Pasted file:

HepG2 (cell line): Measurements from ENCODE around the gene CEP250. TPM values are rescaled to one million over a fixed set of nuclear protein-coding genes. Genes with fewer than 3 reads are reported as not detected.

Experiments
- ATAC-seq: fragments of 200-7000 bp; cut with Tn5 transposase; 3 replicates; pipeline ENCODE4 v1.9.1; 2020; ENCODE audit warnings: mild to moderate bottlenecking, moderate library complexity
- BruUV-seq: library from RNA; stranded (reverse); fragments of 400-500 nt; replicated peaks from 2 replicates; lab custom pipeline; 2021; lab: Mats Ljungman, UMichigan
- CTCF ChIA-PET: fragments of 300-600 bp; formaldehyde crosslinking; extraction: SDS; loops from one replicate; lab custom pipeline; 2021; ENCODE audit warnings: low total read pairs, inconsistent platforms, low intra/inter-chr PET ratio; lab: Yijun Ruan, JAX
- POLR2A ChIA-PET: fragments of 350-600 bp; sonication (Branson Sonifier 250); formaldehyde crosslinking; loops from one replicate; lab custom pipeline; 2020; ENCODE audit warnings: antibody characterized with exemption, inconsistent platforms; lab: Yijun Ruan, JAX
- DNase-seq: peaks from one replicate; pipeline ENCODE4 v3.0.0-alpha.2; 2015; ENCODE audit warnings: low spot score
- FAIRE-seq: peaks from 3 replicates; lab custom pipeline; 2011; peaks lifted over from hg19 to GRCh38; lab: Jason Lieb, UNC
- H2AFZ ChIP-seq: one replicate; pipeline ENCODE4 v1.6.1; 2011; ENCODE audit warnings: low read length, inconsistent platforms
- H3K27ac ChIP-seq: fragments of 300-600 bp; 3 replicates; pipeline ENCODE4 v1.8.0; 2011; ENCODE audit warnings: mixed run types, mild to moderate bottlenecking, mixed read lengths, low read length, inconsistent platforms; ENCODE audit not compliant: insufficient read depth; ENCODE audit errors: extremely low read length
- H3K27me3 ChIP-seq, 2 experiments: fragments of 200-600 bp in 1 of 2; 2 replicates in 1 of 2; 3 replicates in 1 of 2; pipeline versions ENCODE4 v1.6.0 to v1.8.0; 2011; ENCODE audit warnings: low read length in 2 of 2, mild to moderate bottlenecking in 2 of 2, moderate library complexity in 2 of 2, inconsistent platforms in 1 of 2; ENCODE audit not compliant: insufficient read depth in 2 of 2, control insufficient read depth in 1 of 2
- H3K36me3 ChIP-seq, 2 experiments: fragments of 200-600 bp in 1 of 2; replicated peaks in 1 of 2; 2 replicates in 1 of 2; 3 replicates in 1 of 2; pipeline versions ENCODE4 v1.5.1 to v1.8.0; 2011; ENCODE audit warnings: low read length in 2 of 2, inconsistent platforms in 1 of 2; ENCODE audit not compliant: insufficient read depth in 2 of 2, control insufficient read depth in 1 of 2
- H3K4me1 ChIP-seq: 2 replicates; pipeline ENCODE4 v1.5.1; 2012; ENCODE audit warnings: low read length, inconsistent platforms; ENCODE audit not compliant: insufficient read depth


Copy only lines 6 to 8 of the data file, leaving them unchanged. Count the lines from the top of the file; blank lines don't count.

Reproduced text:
- POLR2A ChIA-PET: fragments of 350-600 bp; sonication (Branson Sonifier 250); formaldehyde crosslinking; loops from one replicate; lab custom pipeline; 2020; ENCODE audit warnings: antibody characterized with exemption, inconsistent platforms; lab: Yijun Ruan, JAX
- DNase-seq: peaks from one replicate; pipeline ENCODE4 v3.0.0-alpha.2; 2015; ENCODE audit warnings: low spot score
- FAIRE-seq: peaks from 3 replicates; lab custom pipeline; 2011; peaks lifted over from hg19 to GRCh38; lab: Jason Lieb, UNC